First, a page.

- “This is the time of mercy. It is important that the lay faithful live it and bring it into different social environments. Go forth!”
- “I entrust the organization of this Jubilee to the Pontifical Council for the Promotion of the New Evangelization, so that they can animate it as a new step in the path of the Church in its mission of bringing the Gospel of mercy to each person.”
- “I am convinced that the whole Church can find in this Jubilee the joy to rediscover and make fruitful the mercy of God, with which we are all called to give consolation to each man and each woman of our time. We entrust it to the Mother of Mercy [Mary], so that She may turn towards us Her gaze and watch over our path.”
- “I have often thought about how the Church might make clear its mission of being a witness to mercy. It is a journey that begins with spiritual conversion. For this reason, I have decided to call an extraordinary jubilee that is to have the mercy of God at its center. It shall be a Holy Year of Mercy. We want to live this year in the light of the Lord’s words: ‘Be merciful, just as your Father is merciful’ (Luke 6:36).”TO BE CONTINUED Resurrection Ministries (Including the former Resurrection Centre),(email@example.com)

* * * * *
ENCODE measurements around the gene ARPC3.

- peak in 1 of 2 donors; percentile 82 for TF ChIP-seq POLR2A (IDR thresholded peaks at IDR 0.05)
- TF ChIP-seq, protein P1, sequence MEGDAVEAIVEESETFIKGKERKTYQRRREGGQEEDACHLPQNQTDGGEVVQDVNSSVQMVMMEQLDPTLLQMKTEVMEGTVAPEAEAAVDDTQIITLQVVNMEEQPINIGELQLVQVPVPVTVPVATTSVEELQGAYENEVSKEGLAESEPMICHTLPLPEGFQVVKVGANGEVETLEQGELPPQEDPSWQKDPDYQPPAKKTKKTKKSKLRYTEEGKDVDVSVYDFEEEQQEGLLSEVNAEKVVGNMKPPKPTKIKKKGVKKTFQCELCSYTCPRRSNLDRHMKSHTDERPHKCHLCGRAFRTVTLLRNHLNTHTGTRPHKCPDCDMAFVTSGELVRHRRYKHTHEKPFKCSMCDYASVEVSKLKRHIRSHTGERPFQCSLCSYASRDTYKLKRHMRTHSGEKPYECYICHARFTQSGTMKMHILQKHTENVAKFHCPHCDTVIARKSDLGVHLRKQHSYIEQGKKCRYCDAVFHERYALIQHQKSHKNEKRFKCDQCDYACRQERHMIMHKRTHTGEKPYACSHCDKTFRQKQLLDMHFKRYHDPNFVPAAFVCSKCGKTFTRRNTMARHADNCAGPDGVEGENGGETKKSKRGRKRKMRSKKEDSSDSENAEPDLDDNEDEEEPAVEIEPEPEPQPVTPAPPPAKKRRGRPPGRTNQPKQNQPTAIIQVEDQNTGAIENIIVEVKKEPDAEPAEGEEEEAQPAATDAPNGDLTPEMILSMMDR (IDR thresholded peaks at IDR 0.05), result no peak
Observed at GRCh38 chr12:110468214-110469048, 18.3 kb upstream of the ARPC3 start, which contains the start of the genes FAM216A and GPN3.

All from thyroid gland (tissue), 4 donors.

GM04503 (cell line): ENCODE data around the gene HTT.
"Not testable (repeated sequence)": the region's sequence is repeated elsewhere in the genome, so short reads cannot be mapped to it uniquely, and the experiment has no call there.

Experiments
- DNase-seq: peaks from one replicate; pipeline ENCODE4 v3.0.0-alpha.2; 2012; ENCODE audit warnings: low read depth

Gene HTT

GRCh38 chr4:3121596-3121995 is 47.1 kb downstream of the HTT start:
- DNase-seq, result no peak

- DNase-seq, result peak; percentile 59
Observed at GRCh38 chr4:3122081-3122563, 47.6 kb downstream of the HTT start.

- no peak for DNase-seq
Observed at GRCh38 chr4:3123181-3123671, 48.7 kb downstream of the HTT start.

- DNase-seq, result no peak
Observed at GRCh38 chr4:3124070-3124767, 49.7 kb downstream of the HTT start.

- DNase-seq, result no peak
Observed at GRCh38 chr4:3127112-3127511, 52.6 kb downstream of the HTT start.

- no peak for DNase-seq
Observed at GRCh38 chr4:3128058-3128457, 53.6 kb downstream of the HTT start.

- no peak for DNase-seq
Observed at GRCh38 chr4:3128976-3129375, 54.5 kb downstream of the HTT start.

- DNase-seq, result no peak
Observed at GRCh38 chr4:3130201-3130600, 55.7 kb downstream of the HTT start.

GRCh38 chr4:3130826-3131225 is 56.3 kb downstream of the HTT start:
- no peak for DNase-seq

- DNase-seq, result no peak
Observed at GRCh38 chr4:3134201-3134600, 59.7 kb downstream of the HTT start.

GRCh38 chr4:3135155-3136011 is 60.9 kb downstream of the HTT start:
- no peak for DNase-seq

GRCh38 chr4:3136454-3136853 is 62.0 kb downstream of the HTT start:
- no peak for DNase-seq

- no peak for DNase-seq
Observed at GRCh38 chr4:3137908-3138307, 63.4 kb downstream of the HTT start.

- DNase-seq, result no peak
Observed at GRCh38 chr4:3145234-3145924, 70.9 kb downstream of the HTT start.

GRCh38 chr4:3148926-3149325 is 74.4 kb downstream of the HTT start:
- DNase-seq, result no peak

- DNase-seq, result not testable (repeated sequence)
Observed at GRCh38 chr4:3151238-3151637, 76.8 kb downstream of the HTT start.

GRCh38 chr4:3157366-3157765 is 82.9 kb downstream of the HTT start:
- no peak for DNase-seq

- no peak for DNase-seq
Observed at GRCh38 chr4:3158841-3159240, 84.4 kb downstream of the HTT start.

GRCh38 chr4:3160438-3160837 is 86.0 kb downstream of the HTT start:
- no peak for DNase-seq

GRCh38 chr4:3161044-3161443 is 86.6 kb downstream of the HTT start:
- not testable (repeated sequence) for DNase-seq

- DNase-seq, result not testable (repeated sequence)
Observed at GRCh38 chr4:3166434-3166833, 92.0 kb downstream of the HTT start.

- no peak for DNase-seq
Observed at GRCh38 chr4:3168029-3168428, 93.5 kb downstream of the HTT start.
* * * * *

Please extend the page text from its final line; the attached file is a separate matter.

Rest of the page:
- P.S. As this material was finished and ready to be sent you, I ran across a resource that you might want to get. It is the Catholic Update issue for November 2015 which is titled “Encounter Divine Mercy; Advent Reflections With Saint Faustina,” compiled by Catherine Odell; this is published by Liguori Publications (www.ligouri.org under Advent and Christmas). It gives us a good way to celebrate the Advent Season during the Year of Mercy. Saint Faustina was a nun, with the Sisters of Our Lady of Mercy in Warsaw, Poland. She had many visions of the Risen Lord but one vision gave rise to an image that came to be known as “Jesus of Divine Mercy.” Pope Saint John Paul II promoted devotion to Jesus of Divine Mercy.
HAVE MERCY, FOR GOD’S SAKE! (THE YEAR OF MERCY) (#2)